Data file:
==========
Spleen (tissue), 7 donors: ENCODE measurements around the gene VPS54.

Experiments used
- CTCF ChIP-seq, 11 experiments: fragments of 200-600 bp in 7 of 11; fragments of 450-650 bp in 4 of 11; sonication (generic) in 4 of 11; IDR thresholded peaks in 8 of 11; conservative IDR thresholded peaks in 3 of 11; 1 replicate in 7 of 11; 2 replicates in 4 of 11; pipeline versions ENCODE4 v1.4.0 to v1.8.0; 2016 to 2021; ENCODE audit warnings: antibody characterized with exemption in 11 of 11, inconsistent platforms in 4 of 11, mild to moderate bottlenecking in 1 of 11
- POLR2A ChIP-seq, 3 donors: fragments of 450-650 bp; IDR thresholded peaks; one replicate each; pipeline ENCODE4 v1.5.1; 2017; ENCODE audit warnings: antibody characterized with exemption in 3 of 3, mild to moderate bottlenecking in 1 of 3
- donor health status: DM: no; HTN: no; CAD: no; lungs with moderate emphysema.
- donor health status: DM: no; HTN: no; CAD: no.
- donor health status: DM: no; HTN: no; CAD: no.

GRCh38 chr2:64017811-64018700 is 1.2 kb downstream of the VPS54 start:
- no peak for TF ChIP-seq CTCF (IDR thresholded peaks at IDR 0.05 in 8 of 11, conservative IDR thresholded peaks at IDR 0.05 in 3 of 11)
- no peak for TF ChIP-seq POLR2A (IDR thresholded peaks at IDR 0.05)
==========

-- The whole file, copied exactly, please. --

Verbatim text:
Spleen (tissue), 7 donors: ENCODE measurements around the gene VPS54.

Experiments used
- CTCF ChIP-seq, 11 experiments: fragments of 200-600 bp in 7 of 11; fragments of 450-650 bp in 4 of 11; sonication (generic) in 4 of 11; IDR thresholded peaks in 8 of 11; conservative IDR thresholded peaks in 3 of 11; 1 replicate in 7 of 11; 2 replicates in 4 of 11; pipeline versions ENCODE4 v1.4.0 to v1.8.0; 2016 to 2021; ENCODE audit warnings: antibody characterized with exemption in 11 of 11, inconsistent platforms in 4 of 11, mild to moderate bottlenecking in 1 of 11
- POLR2A ChIP-seq, 3 donors: fragments of 450-650 bp; IDR thresholded peaks; one replicate each; pipeline ENCODE4 v1.5.1; 2017; ENCODE audit warnings: antibody characterized with exemption in 3 of 3, mild to moderate bottlenecking in 1 of 3
- donor health status: DM: no; HTN: no; CAD: no; lungs with moderate emphysema.
- donor health status: DM: no; HTN: no; CAD: no.
- donor health status: DM: no; HTN: no; CAD: no.

GRCh38 chr2:64017811-64018700 is 1.2 kb downstream of the VPS54 start:
- no peak for TF ChIP-seq CTCF (IDR thresholded peaks at IDR 0.05 in 8 of 11, conservative IDR thresholded peaks at IDR 0.05 in 3 of 11)
- no peak for TF ChIP-seq POLR2A (IDR thresholded peaks at IDR 0.05)